See also: Musa acuminata
Original native ranges of the ancestors of modern edible bananas. Musa acuminata is shown in green and Musa balbisiana in orange.
Farmers in Southeast Asia and Papua New Guinea first domesticated bananas. Recent archaeological and palaeoenvironmental evidence at Kuk Swamp in the Western Highlands Province of Papua New Guinea suggests that banana cultivation there goes back to at least 5000 BCE, and possibly to 8000 BCE. It is likely that other species were later and independently domesticated elsewhere in Southeast Asia. Southeast Asia is the region of primary diversity of the banana. Areas of secondary diversity are found in Africa, indicating a long history of banana cultivation in the region.
Actual and probable diffusion of bananas during Islamic times (700–1500 CE)
Phytolith discoveries in Cameroon dating to the first millennium BCE triggered an as yet unresolved debate about the date of first cultivation in Africa. There is linguistic evidence that bananas were known in Madagascar around that time. The earliest prior evidence indicates that cultivation dates to no earlier than late 6th century CE. It is likely, however, that bananas were brought at least to Madagascar if not to the East African coast during the phase of Malagasy colonization of the island from South East Asia c. 400 CE.
The banana may also have been present in isolated locations elsewhere in the Middle East on the eve of Islam. The spread of Islam was followed by far-reaching diffusion. There are numerous references to it in Islamic texts (such as poems and hadiths) beginning in the 9th century. By the 10th century the banana appears in texts from Palestine and Egypt. From there it diffused into North Africa and Muslim Iberia. During the medieval ages, bananas from Granada were considered among the best in the Arab world. In 650, Islamic conquerors brought the banana to Palestine. Today, banana consumption increases significantly in Islamic countries during Ramadan, the month of daylight fasting.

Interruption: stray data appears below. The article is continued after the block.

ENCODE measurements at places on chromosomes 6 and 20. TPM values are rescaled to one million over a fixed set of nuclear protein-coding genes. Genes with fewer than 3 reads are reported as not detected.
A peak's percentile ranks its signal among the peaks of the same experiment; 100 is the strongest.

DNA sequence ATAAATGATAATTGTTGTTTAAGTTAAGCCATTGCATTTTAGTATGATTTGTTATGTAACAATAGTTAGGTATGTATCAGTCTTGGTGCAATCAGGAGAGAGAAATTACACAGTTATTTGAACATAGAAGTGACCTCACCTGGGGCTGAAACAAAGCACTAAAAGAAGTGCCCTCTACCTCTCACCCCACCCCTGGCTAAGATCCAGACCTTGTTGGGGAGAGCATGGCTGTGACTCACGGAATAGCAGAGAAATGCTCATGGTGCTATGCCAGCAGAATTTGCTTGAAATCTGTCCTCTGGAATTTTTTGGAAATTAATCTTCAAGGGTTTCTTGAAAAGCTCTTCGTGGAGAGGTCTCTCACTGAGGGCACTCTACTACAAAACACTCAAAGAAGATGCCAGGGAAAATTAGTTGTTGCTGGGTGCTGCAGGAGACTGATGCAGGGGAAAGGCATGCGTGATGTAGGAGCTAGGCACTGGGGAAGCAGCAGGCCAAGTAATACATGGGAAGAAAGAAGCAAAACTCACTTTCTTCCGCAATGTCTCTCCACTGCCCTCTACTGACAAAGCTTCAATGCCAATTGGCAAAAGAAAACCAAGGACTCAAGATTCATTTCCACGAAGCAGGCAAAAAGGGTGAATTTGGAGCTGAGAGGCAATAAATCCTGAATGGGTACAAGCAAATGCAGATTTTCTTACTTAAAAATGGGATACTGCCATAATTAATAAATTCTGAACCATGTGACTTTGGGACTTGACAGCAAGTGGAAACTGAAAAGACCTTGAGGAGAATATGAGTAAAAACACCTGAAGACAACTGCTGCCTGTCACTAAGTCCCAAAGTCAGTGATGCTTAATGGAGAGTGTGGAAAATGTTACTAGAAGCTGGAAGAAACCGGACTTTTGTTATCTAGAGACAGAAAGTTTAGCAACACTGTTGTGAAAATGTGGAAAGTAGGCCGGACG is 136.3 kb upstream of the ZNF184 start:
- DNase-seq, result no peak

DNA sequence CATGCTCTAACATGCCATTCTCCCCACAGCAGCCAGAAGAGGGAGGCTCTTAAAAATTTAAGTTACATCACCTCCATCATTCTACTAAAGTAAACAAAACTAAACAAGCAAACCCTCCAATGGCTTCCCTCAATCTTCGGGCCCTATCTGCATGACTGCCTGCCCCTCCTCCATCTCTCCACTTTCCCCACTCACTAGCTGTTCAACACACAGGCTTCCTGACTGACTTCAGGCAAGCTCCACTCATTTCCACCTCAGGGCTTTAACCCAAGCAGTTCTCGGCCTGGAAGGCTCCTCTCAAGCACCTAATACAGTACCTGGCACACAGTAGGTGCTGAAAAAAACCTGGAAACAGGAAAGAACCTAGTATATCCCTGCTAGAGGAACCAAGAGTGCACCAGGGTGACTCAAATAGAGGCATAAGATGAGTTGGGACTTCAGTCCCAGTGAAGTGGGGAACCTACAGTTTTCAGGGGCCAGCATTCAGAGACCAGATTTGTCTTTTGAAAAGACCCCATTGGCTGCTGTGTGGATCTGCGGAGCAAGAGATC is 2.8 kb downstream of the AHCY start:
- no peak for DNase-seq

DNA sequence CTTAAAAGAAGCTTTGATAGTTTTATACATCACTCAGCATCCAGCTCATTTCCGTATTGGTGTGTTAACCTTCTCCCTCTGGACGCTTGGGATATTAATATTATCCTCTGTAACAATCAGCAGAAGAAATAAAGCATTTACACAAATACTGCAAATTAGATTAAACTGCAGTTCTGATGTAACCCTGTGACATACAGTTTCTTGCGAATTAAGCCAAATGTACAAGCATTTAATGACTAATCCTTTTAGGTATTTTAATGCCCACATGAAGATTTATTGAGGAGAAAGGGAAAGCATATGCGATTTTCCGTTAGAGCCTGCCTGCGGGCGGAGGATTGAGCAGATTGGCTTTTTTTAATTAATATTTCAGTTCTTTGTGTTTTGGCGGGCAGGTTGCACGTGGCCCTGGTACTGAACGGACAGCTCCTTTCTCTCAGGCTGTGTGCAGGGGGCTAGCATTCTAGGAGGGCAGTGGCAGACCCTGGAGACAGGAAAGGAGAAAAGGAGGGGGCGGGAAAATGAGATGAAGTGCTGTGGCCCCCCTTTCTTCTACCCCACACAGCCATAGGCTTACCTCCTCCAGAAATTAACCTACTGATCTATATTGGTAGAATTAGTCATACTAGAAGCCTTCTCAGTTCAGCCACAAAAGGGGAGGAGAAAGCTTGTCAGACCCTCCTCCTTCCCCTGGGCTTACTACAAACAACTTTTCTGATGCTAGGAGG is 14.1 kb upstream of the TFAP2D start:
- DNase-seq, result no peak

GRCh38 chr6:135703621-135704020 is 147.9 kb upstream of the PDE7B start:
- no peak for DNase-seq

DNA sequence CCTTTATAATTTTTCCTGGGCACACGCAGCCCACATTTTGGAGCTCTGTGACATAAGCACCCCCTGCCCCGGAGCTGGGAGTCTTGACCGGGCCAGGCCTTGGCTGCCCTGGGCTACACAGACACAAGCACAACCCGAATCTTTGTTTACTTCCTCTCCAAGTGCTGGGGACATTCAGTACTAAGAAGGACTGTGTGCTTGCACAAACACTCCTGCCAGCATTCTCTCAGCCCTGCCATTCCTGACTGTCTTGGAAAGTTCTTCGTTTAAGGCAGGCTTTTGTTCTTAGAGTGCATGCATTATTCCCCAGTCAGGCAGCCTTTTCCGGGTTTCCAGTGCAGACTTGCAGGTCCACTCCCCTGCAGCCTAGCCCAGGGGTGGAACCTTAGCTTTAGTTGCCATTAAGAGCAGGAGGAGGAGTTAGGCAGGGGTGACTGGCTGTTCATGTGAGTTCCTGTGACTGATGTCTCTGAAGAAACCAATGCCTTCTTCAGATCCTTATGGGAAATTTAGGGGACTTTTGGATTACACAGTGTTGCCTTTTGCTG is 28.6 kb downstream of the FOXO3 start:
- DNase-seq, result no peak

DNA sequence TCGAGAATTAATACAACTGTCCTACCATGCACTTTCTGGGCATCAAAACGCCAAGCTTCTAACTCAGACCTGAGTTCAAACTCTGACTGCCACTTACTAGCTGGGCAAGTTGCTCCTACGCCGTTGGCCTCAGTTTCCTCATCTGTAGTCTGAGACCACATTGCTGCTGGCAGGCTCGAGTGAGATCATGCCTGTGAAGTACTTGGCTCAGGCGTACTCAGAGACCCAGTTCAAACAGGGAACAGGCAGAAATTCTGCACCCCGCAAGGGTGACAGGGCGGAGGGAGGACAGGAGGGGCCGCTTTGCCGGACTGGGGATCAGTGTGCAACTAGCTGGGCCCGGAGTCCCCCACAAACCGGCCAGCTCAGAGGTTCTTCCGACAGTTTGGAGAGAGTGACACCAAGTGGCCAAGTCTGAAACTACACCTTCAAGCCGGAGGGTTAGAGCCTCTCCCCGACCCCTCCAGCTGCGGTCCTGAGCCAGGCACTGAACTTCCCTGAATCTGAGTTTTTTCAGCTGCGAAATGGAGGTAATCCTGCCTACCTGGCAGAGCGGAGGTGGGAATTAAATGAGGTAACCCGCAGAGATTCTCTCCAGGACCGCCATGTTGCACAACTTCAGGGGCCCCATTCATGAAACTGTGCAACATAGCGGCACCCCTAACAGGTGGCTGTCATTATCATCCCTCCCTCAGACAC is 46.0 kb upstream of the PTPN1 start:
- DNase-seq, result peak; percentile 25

Bananas were certainly grown in the Christian Kingdom of Cyprus by the late medieval period. Writing in 1458, the Italian traveller and writer Gabriele Capodilista (it) wrote favourably of the extensive farm produce of the estates at Episkopi, near modern-day Limassol, including the region's banana plantations.
Bananas were introduced to the Americas by Portuguese sailors who brought the fruits from West Africa in the 16th century.
Many wild banana species as well as cultivars exist in extraordinary diversity in India, China, and Southeast Asia.
There are fuzzy bananas whose skins are bubblegum pink; green-and-white striped bananas with pulp the color of orange sherbet; bananas that, when cooked, taste like strawberries. The Double Mahoi plant can produce two bunches at once. The Chinese name of the aromatic Go San Heong banana means 'You can smell it from the next mountain.' The fingers on one banana plant grow fused; another produces bunches of a thousand fingers, each only an inch long.
— Mike Peed, The New Yorker
Plantation cultivation in the Caribbean, Central and South America
Main article: History of modern banana plantations in the Americas
Fruits of wild-type bananas have numerous large, hard seeds.
In the 15th and 16th centuries, Portuguese colonists started banana plantations in the Atlantic Islands, Brazil, and western Africa. North Americans began consuming bananas on a small scale at very high prices shortly after the Civil War, though it was only in the 1880s that the food became more widespread. As late as the Victorian Era, bananas were not widely known in Europe, although they were available.Jules Verne introduces bananas to his readers with detailed descriptions in Around the World in Eighty Days (1872).